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Wednesday, 18 June 2014

Work in progress - Bradbury & Hood

Another work in progress. This is the beginning of a Victorian adventure. It still requires considerable research, even though it is plotted. I’ve written the first chapter and look forward to getting back to it, probably early next year. Again, feel free to comment, criticize...



Nik Morton

Angel's trumpets - Wikipedia commons

"It is a bad thing to give servants too much liberty.  They are seldom grateful," said Mrs Marguerite Cattermole as she strolled through the delightful hotel gardens festooned with the colourful and richly scented flora of Tenerife, her patrician voice raised well beyond the intended hearing of her companion, Miss Dora Marshall.  In their wake, seemingly oblivious to the beauty that surrounded them, was Mrs Cattermole's nephew, David Mordlin, his black frock-coat in need of care, his long thin nose in an open book, the high morning sun glinting on his pince-nez. "However, considering your rather theatrical entreaties, Miss Marshall," Mrs Cattermole went on, "I dare say you may take an hour off tomorrow."

            "Very generous..." murmured Georgina Hood, trying to keep a straight face. 

She sat a few yards away in the shade of an orange tree, studying her sketching pad.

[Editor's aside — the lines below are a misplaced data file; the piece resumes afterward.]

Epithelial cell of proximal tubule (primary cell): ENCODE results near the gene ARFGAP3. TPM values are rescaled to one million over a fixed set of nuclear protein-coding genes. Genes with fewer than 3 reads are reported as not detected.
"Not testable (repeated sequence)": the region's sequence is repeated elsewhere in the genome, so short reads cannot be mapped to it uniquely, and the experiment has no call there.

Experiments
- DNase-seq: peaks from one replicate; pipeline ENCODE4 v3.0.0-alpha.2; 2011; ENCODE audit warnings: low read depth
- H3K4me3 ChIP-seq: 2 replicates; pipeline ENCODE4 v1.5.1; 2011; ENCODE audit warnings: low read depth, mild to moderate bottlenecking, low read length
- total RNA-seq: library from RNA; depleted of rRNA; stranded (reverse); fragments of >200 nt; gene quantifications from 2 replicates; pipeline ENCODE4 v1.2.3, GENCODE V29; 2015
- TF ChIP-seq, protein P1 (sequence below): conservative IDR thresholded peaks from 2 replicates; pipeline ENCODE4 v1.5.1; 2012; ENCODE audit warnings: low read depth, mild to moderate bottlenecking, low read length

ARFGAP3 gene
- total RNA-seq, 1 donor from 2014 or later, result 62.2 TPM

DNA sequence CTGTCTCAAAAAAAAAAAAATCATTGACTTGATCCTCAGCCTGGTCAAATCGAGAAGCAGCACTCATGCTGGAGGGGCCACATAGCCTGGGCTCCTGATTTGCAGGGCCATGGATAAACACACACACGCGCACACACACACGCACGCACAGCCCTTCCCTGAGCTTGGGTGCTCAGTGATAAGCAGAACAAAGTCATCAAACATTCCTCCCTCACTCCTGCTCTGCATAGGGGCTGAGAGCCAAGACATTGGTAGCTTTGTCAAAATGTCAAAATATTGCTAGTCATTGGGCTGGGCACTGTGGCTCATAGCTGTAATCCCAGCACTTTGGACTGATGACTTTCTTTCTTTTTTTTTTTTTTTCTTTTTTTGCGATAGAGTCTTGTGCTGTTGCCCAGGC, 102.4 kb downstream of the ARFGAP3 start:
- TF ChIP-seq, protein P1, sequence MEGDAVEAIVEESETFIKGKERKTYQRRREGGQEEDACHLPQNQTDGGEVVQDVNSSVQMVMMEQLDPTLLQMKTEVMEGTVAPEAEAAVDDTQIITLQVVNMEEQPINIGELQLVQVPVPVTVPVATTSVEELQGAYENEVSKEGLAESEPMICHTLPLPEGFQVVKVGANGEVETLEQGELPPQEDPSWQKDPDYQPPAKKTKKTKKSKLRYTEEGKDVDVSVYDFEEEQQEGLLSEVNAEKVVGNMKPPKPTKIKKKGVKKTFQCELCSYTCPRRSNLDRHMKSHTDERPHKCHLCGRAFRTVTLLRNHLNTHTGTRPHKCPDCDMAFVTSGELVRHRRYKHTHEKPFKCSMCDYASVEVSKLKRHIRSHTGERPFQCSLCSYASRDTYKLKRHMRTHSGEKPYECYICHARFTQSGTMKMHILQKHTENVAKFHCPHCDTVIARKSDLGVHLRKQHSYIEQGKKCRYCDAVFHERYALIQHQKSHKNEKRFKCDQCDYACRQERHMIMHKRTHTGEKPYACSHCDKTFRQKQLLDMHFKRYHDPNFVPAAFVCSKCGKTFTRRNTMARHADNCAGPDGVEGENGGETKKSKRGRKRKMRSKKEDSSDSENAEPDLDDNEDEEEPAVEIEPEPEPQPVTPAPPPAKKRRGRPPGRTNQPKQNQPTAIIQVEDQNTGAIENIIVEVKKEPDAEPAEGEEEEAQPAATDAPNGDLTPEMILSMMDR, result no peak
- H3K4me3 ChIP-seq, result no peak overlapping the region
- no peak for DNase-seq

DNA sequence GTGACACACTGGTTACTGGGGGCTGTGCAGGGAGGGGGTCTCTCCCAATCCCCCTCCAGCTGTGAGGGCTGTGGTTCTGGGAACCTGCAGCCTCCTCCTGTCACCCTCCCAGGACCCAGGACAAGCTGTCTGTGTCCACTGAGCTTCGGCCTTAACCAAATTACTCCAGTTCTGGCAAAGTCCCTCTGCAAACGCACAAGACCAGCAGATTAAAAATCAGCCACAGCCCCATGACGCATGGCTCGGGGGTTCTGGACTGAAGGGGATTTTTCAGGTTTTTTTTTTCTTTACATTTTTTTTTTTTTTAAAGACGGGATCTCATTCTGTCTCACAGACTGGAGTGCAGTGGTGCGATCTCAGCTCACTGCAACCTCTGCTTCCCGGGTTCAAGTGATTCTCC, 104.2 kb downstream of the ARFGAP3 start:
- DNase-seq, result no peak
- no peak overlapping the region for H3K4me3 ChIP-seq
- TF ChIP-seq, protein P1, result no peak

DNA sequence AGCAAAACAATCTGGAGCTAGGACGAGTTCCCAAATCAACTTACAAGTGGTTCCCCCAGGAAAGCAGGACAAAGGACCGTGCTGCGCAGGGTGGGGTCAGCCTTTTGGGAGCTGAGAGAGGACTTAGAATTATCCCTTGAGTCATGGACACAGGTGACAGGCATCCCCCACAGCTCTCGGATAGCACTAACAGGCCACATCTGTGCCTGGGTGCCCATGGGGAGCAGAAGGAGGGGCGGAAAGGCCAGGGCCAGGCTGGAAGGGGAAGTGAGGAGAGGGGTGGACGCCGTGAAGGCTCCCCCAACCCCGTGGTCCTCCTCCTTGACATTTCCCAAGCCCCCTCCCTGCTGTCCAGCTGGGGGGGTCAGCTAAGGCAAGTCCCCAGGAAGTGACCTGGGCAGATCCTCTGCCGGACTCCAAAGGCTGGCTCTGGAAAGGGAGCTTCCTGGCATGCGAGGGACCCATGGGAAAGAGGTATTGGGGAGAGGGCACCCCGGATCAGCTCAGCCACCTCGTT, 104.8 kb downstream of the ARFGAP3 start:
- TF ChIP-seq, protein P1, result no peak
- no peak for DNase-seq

Mrs Cattermole was forthright in her views: she had already remonstrated with Georgina concerning the inadvisable habit of roaming the town of Icod de Los Vinos by herself, without benefit of chaperone, settling down wherever her artist's eye and whim took her.

            Georgina sat up straight and stretched, pleased with her efforts.  With a flourish she signed the bottom left-hand corner of the drawing and dated it: 18th of May 1887.

            Even sitting under this lovely aromatic tree she could feel the heat, despite her white cotton lace-trimmed dress.  She carefully removed the straw hat and mopped her brow with a handkerchief.  

            A shadow fell over her drawing.

            "They're beautiful flowers, Ma'am.  Angel's trumpets, I reckon.  And, if I may say so, you have finely caught their likeness."  The male voice was definitely American. 

            She turned in her collapsible wooden chair and looked up at the dapper tall young gentleman.  The sun was high and she shielded her eyes with a hand.

            "Sorry," he quickly ventured, moving out of line with the sun.

            "Thank you."  She refrained from making plain whether her appreciation was for his compliment on her artwork or for him moving to a more harmonious position.  "You seem to know your plants, sir."

            "I like to think so, Ma'am.  I'm here to study the dragon tree in the town."

            Removing his Panama, he bowed.  He had black hair and his blue eyes twinkled in the light, the corners creasing with his smile.  "Richard Dawes Bradbury, Ma'am, at your service."

            So many Americans seemed to have strange names, she thought.  His features were tanned. A rather prominent hawk-like nose curved over a thick moustache.  His fawn-coloured suit was of expensive cut, decidedly English. A fob chain was draped across his waistcoat.  He stood quite nonchalantly, weight on one foot.

            She took his hand: "Miss Georgina Hood."

            "And, Miss Hood, do you feel your artistic accomplishments are threatened by these new-fangled cameras?"